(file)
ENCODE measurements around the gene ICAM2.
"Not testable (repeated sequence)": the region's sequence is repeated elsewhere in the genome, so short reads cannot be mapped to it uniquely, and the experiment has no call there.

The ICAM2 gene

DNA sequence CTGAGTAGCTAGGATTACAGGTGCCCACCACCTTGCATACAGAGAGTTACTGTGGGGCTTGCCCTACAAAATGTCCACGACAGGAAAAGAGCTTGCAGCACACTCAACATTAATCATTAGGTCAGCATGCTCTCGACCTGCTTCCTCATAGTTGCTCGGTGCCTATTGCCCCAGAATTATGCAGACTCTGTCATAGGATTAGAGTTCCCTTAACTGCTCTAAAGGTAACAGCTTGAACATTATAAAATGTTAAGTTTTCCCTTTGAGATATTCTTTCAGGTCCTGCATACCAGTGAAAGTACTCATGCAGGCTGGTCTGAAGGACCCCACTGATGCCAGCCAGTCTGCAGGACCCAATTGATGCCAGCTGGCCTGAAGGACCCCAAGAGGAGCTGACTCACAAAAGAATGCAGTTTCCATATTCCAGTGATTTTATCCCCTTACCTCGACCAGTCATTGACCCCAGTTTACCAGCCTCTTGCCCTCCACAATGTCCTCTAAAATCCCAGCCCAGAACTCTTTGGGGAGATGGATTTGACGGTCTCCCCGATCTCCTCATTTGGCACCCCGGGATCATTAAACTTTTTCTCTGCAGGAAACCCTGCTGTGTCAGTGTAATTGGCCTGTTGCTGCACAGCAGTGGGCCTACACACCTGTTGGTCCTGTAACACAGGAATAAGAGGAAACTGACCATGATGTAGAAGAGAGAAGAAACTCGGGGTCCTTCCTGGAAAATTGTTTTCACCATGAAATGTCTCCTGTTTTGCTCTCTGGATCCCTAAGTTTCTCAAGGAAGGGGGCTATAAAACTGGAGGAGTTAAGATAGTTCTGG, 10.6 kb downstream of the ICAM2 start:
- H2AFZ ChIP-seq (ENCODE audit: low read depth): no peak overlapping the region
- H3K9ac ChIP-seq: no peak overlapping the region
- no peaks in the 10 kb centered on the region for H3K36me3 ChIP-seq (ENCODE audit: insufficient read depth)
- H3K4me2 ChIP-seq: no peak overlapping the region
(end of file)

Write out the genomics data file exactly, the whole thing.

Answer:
ENCODE measurements around the gene ICAM2.
"Not testable (repeated sequence)": the region's sequence is repeated elsewhere in the genome, so short reads cannot be mapped to it uniquely, and the experiment has no call there.

The ICAM2 gene

DNA sequence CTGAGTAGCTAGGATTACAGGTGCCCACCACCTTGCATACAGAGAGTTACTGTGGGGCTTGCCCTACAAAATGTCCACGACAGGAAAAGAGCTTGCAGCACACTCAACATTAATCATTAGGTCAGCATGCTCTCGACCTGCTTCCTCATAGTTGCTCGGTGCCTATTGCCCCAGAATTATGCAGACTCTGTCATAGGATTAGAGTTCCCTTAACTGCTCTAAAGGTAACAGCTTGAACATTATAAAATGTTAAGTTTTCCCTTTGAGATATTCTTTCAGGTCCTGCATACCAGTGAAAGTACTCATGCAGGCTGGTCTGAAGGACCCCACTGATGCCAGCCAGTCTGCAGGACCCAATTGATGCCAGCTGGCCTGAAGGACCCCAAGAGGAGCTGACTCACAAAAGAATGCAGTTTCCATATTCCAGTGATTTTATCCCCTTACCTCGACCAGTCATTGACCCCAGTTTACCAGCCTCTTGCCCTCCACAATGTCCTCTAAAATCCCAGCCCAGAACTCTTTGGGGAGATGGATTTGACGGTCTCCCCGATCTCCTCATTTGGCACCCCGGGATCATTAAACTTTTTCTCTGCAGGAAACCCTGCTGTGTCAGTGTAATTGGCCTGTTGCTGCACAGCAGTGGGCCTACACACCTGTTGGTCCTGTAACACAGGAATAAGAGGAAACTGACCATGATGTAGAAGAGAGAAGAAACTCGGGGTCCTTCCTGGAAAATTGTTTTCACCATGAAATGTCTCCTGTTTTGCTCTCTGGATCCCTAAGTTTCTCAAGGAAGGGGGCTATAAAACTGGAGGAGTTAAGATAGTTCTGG, 10.6 kb downstream of the ICAM2 start:
- H2AFZ ChIP-seq (ENCODE audit: low read depth): no peak overlapping the region
- H3K9ac ChIP-seq: no peak overlapping the region
- no peaks in the 10 kb centered on the region for H3K36me3 ChIP-seq (ENCODE audit: insufficient read depth)
- H3K4me2 ChIP-seq: no peak overlapping the region